About Human Trafficking


Millions of people are living in slavery around our world today.

Men, women, and children are forced to work into industries such as: 


commercial sex


construction and landscaping



domestic labor

factories and manufacturing


restaurants and hospitality

Slavery is everywhere. It’s in our closets, cupboards, and kitchens.

It’s in our neighborhoods and around the globe.

We believe slavery is a symptom of a deeper problem: our brokenness.

Injustice emerges from fragmented relationships, divided communities, unjust systems, and distorted cultural values. Slavery and human trafficking are the by-products of poverty, racism, sexism and gender-based violence, abuse, civil war, addictions, and more.

Ending slavery means we must transform people and communities from the inside out.

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More than 60% of commercially sexually exploited youth in the US spent time in foster care at some point.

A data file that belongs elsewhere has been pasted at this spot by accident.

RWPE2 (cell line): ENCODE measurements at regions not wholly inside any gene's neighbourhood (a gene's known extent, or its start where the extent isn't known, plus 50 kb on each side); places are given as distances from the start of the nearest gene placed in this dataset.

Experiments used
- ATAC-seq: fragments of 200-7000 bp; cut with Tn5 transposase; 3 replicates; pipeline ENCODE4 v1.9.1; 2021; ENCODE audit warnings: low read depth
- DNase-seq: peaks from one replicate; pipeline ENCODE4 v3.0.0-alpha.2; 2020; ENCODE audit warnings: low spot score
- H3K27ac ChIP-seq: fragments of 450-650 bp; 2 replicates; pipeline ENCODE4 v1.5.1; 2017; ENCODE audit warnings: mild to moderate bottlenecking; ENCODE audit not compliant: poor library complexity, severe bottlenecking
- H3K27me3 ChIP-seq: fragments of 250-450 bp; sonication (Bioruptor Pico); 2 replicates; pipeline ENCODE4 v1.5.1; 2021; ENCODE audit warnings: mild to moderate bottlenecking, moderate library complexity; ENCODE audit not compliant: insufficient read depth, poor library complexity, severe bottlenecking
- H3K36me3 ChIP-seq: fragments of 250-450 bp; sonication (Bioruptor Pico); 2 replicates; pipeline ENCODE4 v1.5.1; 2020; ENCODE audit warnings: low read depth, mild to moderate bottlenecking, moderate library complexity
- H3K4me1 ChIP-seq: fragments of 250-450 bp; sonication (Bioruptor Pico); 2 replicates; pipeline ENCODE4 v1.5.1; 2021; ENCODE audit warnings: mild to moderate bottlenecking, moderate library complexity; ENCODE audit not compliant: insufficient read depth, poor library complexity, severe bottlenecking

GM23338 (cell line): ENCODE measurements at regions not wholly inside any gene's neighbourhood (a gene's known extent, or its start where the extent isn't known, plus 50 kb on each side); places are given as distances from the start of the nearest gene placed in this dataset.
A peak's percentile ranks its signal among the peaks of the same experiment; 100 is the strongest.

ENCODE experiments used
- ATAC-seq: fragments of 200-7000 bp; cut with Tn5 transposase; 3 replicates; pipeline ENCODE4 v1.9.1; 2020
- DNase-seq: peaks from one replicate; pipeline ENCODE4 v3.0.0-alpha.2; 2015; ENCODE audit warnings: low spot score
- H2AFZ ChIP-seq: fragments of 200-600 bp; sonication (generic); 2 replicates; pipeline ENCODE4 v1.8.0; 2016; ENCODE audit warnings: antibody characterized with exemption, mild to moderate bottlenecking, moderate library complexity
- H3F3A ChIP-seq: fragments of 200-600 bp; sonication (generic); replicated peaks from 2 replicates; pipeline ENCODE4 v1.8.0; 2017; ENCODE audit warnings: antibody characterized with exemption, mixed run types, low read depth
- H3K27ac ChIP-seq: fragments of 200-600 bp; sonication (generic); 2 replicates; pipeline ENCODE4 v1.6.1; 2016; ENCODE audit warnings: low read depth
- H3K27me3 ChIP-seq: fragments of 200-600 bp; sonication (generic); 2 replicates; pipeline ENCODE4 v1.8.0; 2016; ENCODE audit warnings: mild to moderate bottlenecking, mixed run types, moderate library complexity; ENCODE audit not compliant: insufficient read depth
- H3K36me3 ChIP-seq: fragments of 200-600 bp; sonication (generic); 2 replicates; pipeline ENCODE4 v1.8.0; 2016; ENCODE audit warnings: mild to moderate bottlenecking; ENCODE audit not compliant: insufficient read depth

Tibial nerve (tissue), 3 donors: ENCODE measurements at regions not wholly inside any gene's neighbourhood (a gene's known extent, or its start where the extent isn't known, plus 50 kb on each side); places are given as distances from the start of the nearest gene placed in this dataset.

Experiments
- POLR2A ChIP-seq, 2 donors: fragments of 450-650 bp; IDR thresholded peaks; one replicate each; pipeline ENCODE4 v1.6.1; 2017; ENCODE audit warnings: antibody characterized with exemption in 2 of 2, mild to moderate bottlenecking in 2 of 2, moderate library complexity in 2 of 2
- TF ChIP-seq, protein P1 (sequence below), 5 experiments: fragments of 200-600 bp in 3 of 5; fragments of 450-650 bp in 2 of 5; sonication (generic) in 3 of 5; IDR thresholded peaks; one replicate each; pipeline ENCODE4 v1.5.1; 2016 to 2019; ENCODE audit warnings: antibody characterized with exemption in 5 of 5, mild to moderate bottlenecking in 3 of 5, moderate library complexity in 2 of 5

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People living in poverty or battling unemployment are at risk of being abused, exploited, or trafficked.

1 in 5 homeless youth has experienced sex or labor trafficking (and many of these youth identify as LGBTQ+).
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Racial or ethnic minorities tend to be disproportionately affected by human trafficking.
Victims of domestic violence or sexual assault are frequently targeted by traffickers.
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Many survivors of human trafficking experienced trauma before they were victimized.

Ending slavery means we must transform people and communities from the inside out.

Ending slavery means not only addressing the root causes of exploitation. It means transforming people, communities, and systems from the inside out. 

We seek holistic freedom

We strive to build healthy communities with zero tolerance for exploitation, where people can experience holistic freedom: not just freedom from injustice, but freedom for a greater purpose. Our vision is not only to seek justice, put to pursue shalom.

How we engage is as important as what we do.

We start by forming community teams who come together to pray, learn about the issue, dialogue, build relationships, partner with others, and eventually form a context-specific, community-informed strategy to address the root causes of slavery in their own neighborhood.